All is quiet…

For the past week or so, I have seen the tips of branches on trees turn brown due to the female cicadas laying their eggs in the bark. The female will scar the bark in order to lay eggs and sometimes this results in the branch tip breaking and falling to the ground.

Tree showing brown branch tips due to Cicada activity

Tree showing brown branch tips due to Cicada activity

There is noticably more branch debris on the ground compared to other years.

Tips of tree branches on ground due to Cicadas laying eggs in bark

Tips of tree branches on ground due to Cicadas laying eggs in bark

Oak tree twig showing scarring by cicada

Oak tree twig showing scarring by cicada

There are many cicada carcasses on the ground providing a feast for wildlife.

A feast for ants and chipmunks

A feast for ants and chipmunks

Dead cicadas are all over the place

Dead cicadas are all over the place

The volume of noise produced by the male Cicadas began to diminish during the last week in June, by the second week of July the noise ceased entirely. The adult cicadas are no longer visible on foliage, it appears that the adult phase of the Brood II Cicada is drawing to a close.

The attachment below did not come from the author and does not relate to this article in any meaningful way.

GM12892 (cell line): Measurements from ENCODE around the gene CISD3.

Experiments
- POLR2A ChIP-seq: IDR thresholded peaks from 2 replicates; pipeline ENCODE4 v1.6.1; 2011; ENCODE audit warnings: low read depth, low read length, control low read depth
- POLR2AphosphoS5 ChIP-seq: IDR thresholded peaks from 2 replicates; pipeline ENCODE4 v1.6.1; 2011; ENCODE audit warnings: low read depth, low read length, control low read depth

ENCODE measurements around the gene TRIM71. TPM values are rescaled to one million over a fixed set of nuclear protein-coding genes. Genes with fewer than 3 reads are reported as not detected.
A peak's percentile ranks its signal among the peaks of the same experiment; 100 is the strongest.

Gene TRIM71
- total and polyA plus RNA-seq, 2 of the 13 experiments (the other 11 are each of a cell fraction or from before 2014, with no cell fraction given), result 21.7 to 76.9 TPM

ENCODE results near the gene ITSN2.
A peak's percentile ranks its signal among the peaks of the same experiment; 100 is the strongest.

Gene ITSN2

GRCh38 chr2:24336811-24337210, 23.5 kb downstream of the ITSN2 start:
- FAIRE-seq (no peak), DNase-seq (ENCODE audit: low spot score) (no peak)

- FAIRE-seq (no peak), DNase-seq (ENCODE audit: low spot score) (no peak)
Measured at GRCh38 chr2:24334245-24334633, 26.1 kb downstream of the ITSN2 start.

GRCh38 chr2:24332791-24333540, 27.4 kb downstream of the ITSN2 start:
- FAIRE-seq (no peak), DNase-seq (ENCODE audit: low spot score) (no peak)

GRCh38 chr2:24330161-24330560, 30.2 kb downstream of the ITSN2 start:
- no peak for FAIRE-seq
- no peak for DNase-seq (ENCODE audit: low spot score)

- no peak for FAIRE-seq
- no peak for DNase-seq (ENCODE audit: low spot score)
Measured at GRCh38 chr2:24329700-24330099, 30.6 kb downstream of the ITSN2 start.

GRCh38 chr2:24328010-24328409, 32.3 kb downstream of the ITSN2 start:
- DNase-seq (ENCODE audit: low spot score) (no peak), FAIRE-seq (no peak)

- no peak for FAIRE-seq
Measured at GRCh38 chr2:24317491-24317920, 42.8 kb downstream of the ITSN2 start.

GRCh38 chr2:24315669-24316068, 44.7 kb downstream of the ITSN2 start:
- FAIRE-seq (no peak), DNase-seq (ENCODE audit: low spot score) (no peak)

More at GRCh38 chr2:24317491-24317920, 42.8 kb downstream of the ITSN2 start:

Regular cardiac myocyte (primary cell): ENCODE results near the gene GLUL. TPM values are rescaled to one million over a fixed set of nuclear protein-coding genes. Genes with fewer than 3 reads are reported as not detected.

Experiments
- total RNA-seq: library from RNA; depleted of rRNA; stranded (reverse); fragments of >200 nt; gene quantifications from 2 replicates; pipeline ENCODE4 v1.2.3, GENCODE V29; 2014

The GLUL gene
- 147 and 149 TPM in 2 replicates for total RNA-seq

Just a note about the cicada life cycle: The females lay eggs in branches, the baby cicadas drop to the ground where they burrow into the earth. They grow bigger under ground, staying there for 17 years before emerging as nymphs. After emerging they shed their exoskeleton and become adult cicadas. The male cicadas produce the sound to attract females and the cycle begins again.

Exoskeletons left behind when nymphs became adult cicadas

Exoskeletons left behind when nymphs became adult cicadas

Cicadas mating, beleive it or not they can walk at the same time

Cicadas mating, believe it or not they can walk at the same time

Participate in a Cicada Tracker project and assist research scientist John Cooley and professor Chris Simon at the University of Connecticut Ecology & Evolutionary Biology department, who are conducting scientific research into the 2013 Brood II Cicada event. Cicada Tracker

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